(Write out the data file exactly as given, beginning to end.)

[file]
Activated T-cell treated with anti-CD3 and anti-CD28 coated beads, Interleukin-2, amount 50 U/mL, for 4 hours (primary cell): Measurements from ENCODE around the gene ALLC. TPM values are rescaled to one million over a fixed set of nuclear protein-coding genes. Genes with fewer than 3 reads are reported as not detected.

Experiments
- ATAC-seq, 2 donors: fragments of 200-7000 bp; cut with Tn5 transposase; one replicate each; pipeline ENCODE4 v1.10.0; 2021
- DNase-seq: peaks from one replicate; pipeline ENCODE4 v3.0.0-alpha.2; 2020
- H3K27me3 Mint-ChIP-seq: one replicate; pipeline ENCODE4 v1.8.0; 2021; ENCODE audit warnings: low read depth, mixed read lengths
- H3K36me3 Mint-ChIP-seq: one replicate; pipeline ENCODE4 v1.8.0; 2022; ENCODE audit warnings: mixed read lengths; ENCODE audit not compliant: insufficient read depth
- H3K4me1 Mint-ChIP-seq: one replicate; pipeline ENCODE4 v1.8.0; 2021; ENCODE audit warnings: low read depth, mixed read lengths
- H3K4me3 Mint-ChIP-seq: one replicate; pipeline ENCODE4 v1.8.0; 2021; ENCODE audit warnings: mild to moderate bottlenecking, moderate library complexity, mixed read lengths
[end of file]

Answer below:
Activated T-cell treated with anti-CD3 and anti-CD28 coated beads, Interleukin-2, amount 50 U/mL, for 4 hours (primary cell): Measurements from ENCODE around the gene ALLC. TPM values are rescaled to one million over a fixed set of nuclear protein-coding genes. Genes with fewer than 3 reads are reported as not detected.

Experiments
- ATAC-seq, 2 donors: fragments of 200-7000 bp; cut with Tn5 transposase; one replicate each; pipeline ENCODE4 v1.10.0; 2021
- DNase-seq: peaks from one replicate; pipeline ENCODE4 v3.0.0-alpha.2; 2020
- H3K27me3 Mint-ChIP-seq: one replicate; pipeline ENCODE4 v1.8.0; 2021; ENCODE audit warnings: low read depth, mixed read lengths
- H3K36me3 Mint-ChIP-seq: one replicate; pipeline ENCODE4 v1.8.0; 2022; ENCODE audit warnings: mixed read lengths; ENCODE audit not compliant: insufficient read depth
- H3K4me1 Mint-ChIP-seq: one replicate; pipeline ENCODE4 v1.8.0; 2021; ENCODE audit warnings: low read depth, mixed read lengths
- H3K4me3 Mint-ChIP-seq: one replicate; pipeline ENCODE4 v1.8.0; 2021; ENCODE audit warnings: mild to moderate bottlenecking, moderate library complexity, mixed read lengths